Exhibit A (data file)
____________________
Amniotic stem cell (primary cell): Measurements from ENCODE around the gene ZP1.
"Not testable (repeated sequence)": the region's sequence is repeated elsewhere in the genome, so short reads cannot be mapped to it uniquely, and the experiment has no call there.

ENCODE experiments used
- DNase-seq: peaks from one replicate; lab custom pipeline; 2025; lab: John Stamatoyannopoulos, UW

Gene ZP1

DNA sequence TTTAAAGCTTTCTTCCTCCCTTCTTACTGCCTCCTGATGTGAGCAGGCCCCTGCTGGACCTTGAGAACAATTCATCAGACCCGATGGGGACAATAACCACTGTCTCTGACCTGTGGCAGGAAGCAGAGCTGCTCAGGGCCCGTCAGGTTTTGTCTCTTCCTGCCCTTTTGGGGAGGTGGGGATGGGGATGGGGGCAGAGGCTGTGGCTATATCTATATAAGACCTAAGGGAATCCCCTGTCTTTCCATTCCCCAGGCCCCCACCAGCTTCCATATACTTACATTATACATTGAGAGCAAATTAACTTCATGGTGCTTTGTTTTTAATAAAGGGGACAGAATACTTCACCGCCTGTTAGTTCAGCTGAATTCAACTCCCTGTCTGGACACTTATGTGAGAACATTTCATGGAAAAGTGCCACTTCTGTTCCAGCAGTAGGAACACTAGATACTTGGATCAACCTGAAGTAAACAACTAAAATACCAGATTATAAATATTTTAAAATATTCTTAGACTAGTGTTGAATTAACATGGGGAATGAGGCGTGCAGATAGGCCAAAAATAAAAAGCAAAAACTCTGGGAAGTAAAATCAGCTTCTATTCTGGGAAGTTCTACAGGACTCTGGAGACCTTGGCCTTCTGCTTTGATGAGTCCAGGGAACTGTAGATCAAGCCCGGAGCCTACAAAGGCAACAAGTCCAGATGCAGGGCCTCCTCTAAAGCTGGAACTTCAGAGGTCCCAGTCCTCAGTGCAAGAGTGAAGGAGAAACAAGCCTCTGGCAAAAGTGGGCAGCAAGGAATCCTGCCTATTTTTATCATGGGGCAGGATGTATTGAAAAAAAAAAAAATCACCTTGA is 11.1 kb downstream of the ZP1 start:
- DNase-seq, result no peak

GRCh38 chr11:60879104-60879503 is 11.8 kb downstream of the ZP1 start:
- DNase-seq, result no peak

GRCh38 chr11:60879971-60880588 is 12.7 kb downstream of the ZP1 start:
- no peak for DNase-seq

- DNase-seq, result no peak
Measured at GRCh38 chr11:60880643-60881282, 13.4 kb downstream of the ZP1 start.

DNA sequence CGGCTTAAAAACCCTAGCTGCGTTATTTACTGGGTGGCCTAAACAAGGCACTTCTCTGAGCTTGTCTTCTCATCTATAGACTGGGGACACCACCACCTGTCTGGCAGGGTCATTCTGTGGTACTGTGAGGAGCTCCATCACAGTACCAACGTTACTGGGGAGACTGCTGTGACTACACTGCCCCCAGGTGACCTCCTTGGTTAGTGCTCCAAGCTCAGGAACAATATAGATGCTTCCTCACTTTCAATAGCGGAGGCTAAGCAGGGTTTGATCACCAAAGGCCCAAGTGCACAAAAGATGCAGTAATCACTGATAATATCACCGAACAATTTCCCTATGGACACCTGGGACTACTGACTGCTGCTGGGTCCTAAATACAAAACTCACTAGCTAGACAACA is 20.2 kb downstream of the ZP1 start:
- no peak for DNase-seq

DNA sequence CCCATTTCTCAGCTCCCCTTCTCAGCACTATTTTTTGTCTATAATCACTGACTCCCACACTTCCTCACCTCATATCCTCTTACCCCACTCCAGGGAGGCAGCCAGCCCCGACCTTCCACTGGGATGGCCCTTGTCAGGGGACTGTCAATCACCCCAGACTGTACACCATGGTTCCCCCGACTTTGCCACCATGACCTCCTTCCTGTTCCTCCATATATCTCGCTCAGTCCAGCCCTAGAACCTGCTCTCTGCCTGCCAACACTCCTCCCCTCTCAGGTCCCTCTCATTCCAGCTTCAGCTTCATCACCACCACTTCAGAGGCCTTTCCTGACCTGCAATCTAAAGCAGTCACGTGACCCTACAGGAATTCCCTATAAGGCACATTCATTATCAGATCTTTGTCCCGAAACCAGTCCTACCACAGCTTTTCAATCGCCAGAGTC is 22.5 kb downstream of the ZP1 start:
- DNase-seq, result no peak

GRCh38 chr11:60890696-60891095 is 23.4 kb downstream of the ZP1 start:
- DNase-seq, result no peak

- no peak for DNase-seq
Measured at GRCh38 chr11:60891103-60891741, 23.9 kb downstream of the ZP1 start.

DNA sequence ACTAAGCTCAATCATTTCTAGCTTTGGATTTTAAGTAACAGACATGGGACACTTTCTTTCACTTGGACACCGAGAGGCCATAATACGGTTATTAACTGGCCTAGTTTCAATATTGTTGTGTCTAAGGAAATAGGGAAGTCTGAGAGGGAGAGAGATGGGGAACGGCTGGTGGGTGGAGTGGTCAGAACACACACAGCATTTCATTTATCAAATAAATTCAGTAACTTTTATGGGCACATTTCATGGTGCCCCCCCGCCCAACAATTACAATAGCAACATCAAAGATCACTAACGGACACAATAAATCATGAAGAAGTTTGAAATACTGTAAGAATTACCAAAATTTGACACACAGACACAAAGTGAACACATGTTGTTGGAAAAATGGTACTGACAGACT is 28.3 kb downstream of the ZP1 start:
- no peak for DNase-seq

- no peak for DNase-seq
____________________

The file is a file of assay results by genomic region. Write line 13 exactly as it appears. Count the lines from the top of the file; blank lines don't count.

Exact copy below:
Measured at GRCh38 chr11:60880643-60881282, 13.4 kb downstream of the ZP1 start.